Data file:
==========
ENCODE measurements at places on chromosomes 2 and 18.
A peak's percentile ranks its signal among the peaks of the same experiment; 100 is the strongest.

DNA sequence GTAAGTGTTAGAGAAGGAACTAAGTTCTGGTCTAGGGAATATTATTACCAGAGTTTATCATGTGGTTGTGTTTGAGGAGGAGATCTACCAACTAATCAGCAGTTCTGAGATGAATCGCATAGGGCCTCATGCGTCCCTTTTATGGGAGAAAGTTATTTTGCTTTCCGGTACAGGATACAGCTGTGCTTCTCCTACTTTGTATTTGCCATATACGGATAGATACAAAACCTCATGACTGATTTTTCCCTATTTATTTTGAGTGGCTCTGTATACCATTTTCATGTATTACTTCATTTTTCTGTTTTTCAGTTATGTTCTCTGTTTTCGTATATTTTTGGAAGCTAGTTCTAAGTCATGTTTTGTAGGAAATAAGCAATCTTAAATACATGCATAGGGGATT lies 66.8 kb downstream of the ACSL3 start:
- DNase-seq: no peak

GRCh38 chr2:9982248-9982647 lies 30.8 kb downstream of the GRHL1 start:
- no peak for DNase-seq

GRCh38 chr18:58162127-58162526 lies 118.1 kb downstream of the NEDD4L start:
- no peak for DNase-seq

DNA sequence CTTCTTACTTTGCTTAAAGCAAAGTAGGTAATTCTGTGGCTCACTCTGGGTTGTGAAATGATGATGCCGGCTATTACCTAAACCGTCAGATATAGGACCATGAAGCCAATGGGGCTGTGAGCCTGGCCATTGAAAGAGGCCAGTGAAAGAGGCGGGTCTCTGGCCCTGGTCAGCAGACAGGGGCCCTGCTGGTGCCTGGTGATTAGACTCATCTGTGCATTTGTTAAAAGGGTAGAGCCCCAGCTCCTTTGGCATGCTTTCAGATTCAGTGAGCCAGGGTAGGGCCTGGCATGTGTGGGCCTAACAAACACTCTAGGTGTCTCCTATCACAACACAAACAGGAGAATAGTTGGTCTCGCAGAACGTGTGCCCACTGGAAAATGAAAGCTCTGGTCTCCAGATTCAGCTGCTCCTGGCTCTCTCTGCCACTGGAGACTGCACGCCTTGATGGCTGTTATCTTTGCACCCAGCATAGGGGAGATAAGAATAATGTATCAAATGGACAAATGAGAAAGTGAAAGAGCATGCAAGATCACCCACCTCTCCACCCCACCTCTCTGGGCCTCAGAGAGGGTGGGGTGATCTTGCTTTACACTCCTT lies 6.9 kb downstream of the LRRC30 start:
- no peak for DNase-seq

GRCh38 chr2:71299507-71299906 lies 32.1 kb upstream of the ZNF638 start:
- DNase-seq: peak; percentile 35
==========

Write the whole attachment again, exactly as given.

ENCODE measurements at places on chromosomes 2 and 18.
A peak's percentile ranks its signal among the peaks of the same experiment; 100 is the strongest.

DNA sequence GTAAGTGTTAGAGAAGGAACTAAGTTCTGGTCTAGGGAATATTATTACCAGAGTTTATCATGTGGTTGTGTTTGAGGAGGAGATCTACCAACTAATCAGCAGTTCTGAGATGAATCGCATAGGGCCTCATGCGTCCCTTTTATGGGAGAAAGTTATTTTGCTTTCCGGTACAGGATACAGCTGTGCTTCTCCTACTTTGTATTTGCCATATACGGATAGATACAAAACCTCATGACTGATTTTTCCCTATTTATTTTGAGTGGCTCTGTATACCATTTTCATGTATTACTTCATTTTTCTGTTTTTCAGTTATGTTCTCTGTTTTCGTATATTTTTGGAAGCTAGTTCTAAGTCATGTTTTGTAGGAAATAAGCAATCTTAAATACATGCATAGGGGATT lies 66.8 kb downstream of the ACSL3 start:
- DNase-seq: no peak

GRCh38 chr2:9982248-9982647 lies 30.8 kb downstream of the GRHL1 start:
- no peak for DNase-seq

GRCh38 chr18:58162127-58162526 lies 118.1 kb downstream of the NEDD4L start:
- no peak for DNase-seq

DNA sequence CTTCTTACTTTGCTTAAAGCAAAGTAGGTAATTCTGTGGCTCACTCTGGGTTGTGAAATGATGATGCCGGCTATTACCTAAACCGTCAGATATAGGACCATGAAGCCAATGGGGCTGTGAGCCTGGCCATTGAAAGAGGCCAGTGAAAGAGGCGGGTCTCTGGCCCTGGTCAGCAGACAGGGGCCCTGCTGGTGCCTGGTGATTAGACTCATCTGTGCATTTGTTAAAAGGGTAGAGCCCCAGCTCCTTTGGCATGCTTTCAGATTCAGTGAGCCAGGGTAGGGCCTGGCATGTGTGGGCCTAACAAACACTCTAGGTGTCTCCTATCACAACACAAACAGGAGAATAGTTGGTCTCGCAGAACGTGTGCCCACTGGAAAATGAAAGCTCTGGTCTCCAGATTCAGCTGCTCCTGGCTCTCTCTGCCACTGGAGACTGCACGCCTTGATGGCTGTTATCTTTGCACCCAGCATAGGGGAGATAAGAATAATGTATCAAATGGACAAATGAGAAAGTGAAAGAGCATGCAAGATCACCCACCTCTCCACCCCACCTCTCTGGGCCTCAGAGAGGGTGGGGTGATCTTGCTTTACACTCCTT lies 6.9 kb downstream of the LRRC30 start:
- no peak for DNase-seq

GRCh38 chr2:71299507-71299906 lies 32.1 kb upstream of the ZNF638 start:
- DNase-seq: peak; percentile 35